Lake Titicaca

Lake Titicaca

The Titicaca Lake: The Mount of the Puma . The name Titicaca comes from the two Quechua words Titi which means Puma and Caca which means mount, this name is a reminder of the felines that lived many centuries ago in the vicinity of the territory. One peculiar thing is that according to the natives who lives near the lake, said that if you put the map of the lake upside-down has the shape of a puma eating a hare, trying to search a relation between the names of the lake.

This theory has a strong value because many of the boats that are located in the lake have puma mask on their prows, these mask are made of totora, a vegetal material that is used in the everyday life of the local natives, including their houses, floors, since the place where the local live are floating island made of totora.

Who lived around the lake?

In pre-Inca times one of the cultures that inhabited around the lake was the Chiripa culture, they lived in the south side of the lake, leaving many archaeological sites of ceremonial type.

To the north of the lake, the Pucará culture was another town that lives near the lake, who domesticated Llamas another southamerican camelids. In this place is were many of the tubercles were domesticated a long time ago, served as food for centuries until our days.

Inca Period

The beginning of the Incas starts with a mythical legend, according to many chroniclers, the first two Incas that ever exist came out from the Titicaca Lake, send by his father and creator, the Sun (Inti).

Colonial Times

The creation of the Viceroyalty was the beginning of the control of the Spanish authorities (1542) until 1777, year that was created the Viceroyalty of Río de la Plata, becoming part of this new State.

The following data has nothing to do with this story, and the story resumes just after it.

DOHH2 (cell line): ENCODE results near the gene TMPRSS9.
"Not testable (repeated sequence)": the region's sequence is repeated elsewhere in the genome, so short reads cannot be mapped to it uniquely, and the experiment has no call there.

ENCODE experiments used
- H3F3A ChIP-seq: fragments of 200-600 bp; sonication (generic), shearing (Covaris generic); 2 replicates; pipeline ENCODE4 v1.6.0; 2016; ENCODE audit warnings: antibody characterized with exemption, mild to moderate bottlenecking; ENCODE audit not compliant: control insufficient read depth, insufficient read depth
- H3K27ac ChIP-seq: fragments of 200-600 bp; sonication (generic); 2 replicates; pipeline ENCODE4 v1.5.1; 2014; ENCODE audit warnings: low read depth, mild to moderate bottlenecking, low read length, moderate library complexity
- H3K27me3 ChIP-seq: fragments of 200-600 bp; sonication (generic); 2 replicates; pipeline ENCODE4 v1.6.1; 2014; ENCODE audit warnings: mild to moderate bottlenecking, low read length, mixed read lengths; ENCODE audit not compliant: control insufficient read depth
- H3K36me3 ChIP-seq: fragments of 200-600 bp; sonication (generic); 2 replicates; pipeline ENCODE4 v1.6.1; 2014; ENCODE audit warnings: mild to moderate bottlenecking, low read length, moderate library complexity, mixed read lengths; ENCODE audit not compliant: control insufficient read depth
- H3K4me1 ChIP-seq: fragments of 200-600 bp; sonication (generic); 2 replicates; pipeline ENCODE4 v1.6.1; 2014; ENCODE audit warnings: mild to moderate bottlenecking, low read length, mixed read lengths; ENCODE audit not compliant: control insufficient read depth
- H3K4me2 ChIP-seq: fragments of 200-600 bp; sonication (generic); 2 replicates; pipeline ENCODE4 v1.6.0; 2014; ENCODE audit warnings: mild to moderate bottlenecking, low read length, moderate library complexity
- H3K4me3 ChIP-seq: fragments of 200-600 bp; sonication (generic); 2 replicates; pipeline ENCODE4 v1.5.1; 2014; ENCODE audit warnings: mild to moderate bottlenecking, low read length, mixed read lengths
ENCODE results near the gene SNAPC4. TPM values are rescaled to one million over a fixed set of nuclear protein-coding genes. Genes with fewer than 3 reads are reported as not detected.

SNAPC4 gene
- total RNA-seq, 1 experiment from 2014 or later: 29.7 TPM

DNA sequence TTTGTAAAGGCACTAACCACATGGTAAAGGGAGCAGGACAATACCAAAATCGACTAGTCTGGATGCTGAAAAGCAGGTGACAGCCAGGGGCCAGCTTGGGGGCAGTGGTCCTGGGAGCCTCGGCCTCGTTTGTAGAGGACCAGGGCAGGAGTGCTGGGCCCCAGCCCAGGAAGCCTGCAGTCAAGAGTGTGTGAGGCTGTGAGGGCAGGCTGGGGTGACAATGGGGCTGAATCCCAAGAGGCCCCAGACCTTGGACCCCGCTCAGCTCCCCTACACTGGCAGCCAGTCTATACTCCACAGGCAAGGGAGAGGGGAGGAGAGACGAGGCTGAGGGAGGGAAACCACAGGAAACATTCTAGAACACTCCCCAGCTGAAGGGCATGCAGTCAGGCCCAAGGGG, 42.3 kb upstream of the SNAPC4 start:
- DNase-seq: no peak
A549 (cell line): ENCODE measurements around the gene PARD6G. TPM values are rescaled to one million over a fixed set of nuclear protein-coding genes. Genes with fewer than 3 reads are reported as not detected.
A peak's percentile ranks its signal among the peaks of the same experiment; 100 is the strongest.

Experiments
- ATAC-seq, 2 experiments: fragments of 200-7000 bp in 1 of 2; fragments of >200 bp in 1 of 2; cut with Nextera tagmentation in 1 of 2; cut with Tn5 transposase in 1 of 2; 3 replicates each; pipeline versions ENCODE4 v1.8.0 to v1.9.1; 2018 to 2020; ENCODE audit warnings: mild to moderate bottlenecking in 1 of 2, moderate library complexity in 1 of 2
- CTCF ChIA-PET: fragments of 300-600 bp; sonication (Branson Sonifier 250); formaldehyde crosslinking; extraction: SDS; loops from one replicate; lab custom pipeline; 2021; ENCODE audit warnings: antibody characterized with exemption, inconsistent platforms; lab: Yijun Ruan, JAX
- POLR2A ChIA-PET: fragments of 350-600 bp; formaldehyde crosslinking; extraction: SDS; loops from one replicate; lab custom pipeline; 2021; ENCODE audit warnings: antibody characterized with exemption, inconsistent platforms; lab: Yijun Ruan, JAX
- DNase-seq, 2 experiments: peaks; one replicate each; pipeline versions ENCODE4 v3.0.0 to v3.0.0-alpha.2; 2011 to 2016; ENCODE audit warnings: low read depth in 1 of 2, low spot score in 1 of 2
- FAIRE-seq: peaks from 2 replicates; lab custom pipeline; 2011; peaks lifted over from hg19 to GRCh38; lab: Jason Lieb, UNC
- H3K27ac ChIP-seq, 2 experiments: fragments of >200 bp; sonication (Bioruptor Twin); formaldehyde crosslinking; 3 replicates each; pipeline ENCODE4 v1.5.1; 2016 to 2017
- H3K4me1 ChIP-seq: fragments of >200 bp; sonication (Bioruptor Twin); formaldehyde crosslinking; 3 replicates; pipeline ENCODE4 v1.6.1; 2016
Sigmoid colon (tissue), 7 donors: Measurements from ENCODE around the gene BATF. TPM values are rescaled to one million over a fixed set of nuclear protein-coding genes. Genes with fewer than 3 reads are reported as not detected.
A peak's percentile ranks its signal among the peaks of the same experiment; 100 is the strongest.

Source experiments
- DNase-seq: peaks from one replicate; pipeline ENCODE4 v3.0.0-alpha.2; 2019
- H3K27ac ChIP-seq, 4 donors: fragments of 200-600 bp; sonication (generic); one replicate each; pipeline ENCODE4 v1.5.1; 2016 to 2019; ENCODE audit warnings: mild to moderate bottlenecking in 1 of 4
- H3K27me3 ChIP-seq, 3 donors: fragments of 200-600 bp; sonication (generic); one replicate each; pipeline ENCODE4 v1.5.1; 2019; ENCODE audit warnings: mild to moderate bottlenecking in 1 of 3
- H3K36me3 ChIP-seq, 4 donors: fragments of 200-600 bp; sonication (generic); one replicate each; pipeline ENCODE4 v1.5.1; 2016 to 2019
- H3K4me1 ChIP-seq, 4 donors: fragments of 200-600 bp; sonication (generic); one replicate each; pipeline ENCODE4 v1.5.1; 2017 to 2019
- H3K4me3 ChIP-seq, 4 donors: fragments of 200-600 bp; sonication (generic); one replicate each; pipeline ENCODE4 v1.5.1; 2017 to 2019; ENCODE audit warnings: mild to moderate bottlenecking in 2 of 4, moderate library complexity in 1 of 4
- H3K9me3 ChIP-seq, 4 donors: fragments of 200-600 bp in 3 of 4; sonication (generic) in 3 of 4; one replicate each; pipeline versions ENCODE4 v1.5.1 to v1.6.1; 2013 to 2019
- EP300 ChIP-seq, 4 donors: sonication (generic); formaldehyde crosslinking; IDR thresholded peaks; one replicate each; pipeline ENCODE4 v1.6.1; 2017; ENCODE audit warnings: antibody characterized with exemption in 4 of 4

Republican times

When the army of San Martin came to Perú, the lake become binational, divided between Perú and Bolivia (1825).


The Titicaca Lake is located in the plateau of the central Andes, with an altitude of 3812 meters over the sea level, between the countries of Perú and Bolivia, with an extension of 8562km, with a depth of 281 meters. The Lake is divided in two parts: The major lake called Chucuito, with a surface of 6450km, and the minor Lake called Huiñamarca with a surface of 2112km. Is the tallest and navigable lake in the world and is the 19th lake with his surface.

Flora and Fauna

The majority of animals that live in the lake are duck, parihuanas and guallatas. Among the fishes are the trout, suche, and the carachi, and the only amphibian is the giant frog that lives near the lake.

The flora consists of aquatic plants (12 varieties) and the famous totora, which exist and is used in many ways.

The terrestrial animal that lives is Foxes, guinea pigs, among others.

Main touristic attractions

Textile art on the Taquile Island: This is a great experience to see what could have be living many centuries ago, the women of Taquile still preserved the techniques of sew and spin the fabric use on his creations. More Information >>>

Uros, the floating islands: One of the most peculiar people lives here, they made from scratch these islands, using the once again mentioned totora, they take advantage of this vegetal in every kind of shapes, using also to create the totora horses, a kind of boat that float gracefully on the waters of the lake.

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